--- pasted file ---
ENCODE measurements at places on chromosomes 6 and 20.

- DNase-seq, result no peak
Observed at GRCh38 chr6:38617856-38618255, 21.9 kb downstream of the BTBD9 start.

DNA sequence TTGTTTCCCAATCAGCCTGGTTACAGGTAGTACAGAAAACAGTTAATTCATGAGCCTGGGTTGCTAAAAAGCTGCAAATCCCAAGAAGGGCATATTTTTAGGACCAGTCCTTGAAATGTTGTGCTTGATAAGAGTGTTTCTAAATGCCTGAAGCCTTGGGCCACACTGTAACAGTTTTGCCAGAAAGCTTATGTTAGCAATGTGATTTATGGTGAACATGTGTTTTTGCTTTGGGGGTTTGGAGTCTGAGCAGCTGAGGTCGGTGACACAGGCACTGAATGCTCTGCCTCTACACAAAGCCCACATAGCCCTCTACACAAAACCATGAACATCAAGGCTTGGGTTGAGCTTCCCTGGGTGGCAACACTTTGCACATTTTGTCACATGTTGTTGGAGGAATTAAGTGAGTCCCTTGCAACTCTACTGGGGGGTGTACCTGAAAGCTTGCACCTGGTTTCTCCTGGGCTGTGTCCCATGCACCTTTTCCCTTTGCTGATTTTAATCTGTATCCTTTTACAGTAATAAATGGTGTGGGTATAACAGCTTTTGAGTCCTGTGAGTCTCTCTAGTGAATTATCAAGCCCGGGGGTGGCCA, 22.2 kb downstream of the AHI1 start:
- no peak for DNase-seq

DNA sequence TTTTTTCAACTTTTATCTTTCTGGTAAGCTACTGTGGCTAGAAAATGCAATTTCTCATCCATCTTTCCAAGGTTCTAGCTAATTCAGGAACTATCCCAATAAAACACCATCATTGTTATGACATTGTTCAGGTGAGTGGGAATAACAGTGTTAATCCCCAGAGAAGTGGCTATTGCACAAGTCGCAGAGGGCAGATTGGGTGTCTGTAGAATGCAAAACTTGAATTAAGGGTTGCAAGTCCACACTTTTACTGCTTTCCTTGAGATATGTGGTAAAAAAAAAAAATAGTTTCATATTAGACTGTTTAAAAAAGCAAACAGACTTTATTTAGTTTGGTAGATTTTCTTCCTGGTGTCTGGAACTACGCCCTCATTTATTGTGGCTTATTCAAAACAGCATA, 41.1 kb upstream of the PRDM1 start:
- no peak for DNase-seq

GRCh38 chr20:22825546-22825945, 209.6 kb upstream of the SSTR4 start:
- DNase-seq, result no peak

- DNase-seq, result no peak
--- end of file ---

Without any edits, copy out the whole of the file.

ENCODE measurements at places on chromosomes 6 and 20.

- DNase-seq, result no peak
Observed at GRCh38 chr6:38617856-38618255, 21.9 kb downstream of the BTBD9 start.

DNA sequence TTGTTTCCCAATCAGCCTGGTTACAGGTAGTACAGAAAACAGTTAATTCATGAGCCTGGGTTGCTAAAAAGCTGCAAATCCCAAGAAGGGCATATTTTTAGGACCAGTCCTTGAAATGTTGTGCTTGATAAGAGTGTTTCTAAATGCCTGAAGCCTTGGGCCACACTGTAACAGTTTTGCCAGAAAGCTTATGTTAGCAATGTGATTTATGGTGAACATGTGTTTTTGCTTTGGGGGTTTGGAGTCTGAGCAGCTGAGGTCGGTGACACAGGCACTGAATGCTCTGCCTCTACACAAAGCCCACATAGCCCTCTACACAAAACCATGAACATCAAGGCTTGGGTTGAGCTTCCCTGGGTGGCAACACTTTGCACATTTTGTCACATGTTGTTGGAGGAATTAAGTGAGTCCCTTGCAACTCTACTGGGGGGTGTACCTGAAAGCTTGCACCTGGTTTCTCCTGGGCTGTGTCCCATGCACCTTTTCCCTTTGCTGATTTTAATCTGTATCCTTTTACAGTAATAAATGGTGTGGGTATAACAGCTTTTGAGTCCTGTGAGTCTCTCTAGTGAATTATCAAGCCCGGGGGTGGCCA, 22.2 kb downstream of the AHI1 start:
- no peak for DNase-seq

DNA sequence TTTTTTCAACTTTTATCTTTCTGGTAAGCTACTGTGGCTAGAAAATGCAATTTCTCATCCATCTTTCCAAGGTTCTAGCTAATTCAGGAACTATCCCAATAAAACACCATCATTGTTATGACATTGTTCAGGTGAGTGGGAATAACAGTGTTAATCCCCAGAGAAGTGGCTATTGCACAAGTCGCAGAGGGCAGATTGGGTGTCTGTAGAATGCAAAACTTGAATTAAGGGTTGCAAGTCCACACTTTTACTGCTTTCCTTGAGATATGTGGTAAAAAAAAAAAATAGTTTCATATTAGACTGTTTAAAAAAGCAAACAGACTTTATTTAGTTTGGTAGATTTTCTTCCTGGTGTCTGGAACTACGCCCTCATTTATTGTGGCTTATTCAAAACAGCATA, 41.1 kb upstream of the PRDM1 start:
- no peak for DNase-seq

GRCh38 chr20:22825546-22825945, 209.6 kb upstream of the SSTR4 start:
- DNase-seq, result no peak

- DNase-seq, result no peak